Yushchenko's Regime Gets Tough

KIEV, Ukraine -- A district court of Kiev is to pass on Tuesday a sentence upon the tent camp organized by the protesters who demand the liberation of an opposition leader.

Boris Kolesnikov, the head of the Donetsk regional legislature and a close ally of Viktor Yanukovich, was detained on April 6. Mr. Yushchenko has apparently forgotten that the previous regime used to treat his supporters noticeably more softly. The oppositionists are expecting that a court decision won't be in their favor and may be implemented by riot police as early as Tuesday's evening.

The plaintiff at this trial is the administration of Kiev. The city authorities claim that the territory occupied by the protesters has been taken lawlessly and the tent camp "disturbs the public order, impedes the recreation of the capital's inhabitants in the park area and hampers the work of the Cabinet of Ministers". During the first court's sitting the city's lawyers failed to prove their case, and the trial was adjourned to Monday. Meanwhile the tent camp has been swelling. It accommodates reportedly around a thousand people, and they keep on arriving from practically all regions of Ukraine.

The Ukrainian president makes no secret of his enmity towards the protesters. "If someone from the former regime is touched upon, the bought rallies will certainly be organized", Yushchenko said on Thursday. The truly "democratic" attitude of the authorities towards the opposition is revealed by the fact that the metal fences in front of the presidential headquarters have been recently restored. These fences were dismantled just after the victory of Yushchenko. The demolition of the fences was then declared a symbol of "the new era of democracy in Ukraine", since the president wouldn't "hide from his citizens anymore". But with the advent of the protesters' tents "the new era of democracy for all" has finished. The democracy for a few has reappeared.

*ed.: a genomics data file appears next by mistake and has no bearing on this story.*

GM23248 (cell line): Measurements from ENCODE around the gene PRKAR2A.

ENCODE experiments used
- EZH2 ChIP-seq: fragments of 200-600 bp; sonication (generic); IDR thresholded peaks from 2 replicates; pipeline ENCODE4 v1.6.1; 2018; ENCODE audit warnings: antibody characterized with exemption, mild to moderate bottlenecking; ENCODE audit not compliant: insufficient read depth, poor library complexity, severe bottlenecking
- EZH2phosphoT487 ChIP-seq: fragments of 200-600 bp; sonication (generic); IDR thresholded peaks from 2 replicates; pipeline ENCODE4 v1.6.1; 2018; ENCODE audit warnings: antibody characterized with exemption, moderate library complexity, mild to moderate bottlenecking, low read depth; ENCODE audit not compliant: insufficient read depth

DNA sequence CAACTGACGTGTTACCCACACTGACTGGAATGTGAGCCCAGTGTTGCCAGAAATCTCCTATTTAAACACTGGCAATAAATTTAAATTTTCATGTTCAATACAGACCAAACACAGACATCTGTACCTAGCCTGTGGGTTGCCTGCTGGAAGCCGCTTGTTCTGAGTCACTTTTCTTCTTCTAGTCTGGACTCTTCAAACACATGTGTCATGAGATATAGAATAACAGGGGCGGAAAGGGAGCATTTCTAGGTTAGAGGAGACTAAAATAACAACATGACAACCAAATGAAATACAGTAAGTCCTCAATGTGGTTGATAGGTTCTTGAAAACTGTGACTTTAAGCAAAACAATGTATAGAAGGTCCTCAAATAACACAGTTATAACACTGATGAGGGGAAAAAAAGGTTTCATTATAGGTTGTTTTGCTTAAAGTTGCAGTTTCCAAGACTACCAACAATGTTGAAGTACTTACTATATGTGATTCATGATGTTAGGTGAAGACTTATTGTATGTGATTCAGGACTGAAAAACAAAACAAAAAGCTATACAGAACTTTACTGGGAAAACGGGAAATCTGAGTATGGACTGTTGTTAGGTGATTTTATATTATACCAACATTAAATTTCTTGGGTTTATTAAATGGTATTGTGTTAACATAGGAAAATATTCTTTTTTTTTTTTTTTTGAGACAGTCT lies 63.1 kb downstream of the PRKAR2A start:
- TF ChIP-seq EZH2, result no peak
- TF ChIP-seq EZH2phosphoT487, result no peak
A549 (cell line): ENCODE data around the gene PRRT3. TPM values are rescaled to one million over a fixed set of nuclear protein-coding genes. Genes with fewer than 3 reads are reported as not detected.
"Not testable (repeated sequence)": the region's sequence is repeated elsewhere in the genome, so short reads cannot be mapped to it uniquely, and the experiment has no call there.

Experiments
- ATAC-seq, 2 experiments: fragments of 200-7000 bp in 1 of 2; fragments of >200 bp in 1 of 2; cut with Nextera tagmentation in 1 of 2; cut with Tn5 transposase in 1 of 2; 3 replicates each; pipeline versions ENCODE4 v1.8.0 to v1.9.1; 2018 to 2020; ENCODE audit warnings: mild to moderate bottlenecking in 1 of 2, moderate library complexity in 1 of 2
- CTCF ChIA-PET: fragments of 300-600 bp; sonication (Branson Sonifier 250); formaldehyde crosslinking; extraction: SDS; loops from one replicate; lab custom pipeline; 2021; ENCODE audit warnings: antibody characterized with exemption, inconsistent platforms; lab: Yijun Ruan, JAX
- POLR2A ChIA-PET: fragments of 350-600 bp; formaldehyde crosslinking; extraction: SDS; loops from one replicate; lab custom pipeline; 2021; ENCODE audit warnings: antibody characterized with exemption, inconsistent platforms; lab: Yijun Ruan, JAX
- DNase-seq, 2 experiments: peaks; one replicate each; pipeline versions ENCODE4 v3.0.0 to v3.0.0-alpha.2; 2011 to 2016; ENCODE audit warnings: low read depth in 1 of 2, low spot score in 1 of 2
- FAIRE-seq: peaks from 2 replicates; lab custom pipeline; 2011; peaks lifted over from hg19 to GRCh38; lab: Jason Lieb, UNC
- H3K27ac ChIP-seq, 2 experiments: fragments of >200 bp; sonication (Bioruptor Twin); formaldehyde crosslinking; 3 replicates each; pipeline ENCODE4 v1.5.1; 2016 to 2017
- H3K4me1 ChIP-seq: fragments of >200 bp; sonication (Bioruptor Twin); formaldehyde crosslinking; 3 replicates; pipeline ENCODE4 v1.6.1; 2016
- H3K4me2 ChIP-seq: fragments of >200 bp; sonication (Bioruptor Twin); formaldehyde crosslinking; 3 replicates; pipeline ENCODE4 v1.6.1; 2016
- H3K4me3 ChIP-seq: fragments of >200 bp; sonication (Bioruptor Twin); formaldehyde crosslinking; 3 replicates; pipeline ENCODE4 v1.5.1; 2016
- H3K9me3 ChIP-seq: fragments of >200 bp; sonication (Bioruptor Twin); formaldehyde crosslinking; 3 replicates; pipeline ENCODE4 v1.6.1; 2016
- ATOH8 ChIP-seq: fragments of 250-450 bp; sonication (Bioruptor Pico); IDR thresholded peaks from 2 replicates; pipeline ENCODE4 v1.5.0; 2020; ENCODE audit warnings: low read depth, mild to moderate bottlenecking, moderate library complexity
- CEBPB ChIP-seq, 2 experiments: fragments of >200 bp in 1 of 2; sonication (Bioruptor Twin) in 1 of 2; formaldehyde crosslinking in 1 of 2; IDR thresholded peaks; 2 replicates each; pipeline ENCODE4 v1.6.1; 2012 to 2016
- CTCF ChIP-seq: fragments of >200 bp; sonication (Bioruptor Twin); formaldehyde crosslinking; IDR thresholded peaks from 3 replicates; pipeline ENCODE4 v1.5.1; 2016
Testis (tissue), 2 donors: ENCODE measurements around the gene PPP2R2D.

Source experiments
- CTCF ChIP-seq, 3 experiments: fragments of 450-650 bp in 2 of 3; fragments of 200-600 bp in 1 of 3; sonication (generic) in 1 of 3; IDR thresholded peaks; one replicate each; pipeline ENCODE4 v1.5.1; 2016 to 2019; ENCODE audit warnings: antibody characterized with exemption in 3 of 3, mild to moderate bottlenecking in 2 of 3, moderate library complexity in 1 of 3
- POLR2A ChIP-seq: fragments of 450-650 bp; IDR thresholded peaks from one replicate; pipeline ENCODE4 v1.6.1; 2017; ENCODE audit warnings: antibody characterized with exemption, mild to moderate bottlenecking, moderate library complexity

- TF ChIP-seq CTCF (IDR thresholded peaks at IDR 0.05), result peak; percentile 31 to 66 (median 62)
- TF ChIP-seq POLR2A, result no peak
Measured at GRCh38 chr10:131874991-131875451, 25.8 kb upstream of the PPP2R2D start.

However some people believe that the court's decision may be not in favor of the plaintiffs. The thing is that the camp is being built under the leadership of the opposition MP Nestor Shufrich who is by all accounts a close friend of the Prime Minister Yulia Timoshenko, and they say that she herself is opposed to the demolition of the camp - the bloodshed is of no use to her, since the protesters are pledged not to go voluntarily.

But most protesters don't trust to justice. They think that it's already turned by the new authorities into a rubber stamp of the president. Yushchenko's regime is already experienced in destructing protesters' camps: a similar camp was brutally destroyed in Odessa on April 9. During the Odessa operation, which is called by witnesses no less than a massacre, riot police was assisted by a paramilitary organization INKONT, which has a reputation of "a criminal grouping involved in racketeering".

It's worth reminding that when Yushchenko was still in opposition, the then authorities acted much more softly towards his supporters. But now Yushchenko is seemingly willing to use force.

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